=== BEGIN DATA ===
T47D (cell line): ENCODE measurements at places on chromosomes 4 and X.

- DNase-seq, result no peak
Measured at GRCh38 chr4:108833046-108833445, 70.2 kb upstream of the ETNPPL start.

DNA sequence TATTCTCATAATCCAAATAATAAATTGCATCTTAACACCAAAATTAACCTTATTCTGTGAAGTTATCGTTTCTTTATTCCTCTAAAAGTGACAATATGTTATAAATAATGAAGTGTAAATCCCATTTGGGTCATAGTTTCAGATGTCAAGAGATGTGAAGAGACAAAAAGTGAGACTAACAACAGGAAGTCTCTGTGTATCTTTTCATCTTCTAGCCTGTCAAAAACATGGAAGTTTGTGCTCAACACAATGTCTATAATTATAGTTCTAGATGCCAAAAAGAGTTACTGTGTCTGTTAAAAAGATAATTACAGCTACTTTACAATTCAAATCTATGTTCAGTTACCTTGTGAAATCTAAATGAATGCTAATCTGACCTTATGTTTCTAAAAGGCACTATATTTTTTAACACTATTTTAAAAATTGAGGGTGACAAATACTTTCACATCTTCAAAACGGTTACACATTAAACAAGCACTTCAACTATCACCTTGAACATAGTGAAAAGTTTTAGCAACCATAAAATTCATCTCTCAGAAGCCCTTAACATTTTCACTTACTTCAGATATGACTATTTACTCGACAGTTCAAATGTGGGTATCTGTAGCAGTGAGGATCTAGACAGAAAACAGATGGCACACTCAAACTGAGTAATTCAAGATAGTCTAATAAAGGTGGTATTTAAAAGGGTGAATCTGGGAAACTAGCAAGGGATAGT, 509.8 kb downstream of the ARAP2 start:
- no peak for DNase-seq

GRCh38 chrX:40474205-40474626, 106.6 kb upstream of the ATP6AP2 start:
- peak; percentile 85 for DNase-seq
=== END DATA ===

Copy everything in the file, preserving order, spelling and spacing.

T47D (cell line): ENCODE measurements at places on chromosomes 4 and X.

- DNase-seq, result no peak
Measured at GRCh38 chr4:108833046-108833445, 70.2 kb upstream of the ETNPPL start.

DNA sequence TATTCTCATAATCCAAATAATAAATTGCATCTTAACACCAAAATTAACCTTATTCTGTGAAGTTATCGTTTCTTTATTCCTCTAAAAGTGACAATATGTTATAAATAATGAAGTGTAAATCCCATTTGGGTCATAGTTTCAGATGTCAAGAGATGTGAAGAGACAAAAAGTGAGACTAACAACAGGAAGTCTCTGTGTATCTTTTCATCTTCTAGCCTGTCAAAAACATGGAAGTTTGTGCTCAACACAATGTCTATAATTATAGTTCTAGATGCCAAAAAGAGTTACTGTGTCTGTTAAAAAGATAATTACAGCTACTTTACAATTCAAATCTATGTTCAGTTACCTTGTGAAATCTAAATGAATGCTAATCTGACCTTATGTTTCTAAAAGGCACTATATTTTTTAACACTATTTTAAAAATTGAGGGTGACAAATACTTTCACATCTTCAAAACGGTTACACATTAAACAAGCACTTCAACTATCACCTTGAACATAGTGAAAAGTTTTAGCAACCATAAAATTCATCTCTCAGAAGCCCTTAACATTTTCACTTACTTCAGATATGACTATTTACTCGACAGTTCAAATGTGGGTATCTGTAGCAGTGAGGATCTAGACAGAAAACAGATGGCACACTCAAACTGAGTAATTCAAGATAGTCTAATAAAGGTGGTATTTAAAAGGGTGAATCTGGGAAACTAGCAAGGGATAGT, 509.8 kb downstream of the ARAP2 start:
- no peak for DNase-seq

GRCh38 chrX:40474205-40474626, 106.6 kb upstream of the ATP6AP2 start:
- peak; percentile 85 for DNase-seq